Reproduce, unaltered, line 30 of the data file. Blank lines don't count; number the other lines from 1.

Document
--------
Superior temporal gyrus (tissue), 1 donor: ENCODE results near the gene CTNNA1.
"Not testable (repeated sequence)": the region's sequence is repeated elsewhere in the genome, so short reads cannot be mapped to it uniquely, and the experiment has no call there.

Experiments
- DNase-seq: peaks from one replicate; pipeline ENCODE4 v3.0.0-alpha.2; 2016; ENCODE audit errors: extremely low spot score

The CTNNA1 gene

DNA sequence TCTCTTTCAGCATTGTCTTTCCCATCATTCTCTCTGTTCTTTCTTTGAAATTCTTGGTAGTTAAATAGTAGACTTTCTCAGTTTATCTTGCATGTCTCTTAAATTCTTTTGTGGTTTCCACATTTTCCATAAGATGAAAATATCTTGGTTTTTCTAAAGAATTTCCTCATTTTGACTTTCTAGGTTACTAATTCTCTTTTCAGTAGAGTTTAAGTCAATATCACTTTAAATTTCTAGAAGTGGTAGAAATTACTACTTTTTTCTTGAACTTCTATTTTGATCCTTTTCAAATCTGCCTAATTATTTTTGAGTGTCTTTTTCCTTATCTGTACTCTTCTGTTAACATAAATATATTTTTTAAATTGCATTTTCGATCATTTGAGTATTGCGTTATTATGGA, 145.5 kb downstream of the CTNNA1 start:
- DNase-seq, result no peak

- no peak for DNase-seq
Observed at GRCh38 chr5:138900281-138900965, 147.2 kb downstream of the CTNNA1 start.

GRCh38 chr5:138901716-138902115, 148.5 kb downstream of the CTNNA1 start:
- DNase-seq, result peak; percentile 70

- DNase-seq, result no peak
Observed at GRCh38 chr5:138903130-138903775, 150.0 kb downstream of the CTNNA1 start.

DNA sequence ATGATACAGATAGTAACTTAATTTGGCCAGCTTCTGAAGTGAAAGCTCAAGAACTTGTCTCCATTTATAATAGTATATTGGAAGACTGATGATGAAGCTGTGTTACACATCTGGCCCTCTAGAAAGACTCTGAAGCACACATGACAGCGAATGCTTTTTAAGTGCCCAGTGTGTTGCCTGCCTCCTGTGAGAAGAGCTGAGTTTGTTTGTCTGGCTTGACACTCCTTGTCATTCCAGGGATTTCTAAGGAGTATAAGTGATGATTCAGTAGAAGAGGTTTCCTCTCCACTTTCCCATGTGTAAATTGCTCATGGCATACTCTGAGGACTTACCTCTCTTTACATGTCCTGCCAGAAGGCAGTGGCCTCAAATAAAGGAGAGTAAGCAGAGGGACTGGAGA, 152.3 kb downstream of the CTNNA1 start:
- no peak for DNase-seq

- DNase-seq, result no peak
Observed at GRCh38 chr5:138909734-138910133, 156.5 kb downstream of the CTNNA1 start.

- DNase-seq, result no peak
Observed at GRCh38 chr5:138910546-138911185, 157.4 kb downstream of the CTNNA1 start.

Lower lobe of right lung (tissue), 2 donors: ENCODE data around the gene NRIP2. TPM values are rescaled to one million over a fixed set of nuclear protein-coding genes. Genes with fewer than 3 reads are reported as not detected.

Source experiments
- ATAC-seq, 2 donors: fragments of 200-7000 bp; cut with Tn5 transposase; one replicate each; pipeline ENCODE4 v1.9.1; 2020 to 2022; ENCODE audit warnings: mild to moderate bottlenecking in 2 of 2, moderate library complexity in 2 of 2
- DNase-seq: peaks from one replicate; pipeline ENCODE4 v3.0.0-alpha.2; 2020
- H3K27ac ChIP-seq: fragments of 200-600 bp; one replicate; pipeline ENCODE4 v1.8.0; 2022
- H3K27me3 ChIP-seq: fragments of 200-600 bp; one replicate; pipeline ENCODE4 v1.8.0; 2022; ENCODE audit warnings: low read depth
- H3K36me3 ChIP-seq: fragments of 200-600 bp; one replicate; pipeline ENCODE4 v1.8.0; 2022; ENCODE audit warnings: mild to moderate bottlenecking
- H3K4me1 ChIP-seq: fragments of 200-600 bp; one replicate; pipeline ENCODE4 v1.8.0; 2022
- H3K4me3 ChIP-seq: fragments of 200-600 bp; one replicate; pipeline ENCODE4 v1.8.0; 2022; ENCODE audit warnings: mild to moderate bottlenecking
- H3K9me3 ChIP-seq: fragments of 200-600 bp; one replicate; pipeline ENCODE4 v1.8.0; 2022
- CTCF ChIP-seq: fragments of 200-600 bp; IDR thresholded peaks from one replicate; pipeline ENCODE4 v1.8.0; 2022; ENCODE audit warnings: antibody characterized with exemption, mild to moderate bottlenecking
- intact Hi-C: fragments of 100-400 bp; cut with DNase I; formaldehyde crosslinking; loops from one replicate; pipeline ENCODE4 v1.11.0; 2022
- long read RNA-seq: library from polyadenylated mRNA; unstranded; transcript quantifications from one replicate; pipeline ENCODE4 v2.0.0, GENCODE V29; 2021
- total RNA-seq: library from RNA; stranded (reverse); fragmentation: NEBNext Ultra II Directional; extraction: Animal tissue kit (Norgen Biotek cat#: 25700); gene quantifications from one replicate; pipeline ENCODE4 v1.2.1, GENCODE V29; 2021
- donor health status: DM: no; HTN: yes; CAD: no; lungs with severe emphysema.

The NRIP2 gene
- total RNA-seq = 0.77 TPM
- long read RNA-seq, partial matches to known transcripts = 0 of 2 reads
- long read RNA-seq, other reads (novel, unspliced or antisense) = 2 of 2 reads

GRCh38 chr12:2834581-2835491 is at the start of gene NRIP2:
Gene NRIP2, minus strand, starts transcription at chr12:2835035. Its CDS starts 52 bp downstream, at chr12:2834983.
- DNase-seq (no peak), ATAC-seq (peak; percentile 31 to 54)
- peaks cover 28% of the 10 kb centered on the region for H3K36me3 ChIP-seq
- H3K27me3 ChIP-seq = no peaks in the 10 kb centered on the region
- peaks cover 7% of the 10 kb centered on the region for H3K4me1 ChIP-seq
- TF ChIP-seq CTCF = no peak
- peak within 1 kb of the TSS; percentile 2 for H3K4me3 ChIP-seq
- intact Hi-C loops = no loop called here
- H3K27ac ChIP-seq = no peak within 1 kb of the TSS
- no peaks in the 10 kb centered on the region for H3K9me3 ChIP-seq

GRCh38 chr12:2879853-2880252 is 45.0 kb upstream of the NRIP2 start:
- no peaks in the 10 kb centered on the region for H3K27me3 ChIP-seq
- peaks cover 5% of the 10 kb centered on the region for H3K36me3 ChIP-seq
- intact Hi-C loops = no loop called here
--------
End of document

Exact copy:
- CTCF ChIP-seq: fragments of 200-600 bp; IDR thresholded peaks from one replicate; pipeline ENCODE4 v1.8.0; 2022; ENCODE audit warnings: antibody characterized with exemption, mild to moderate bottlenecking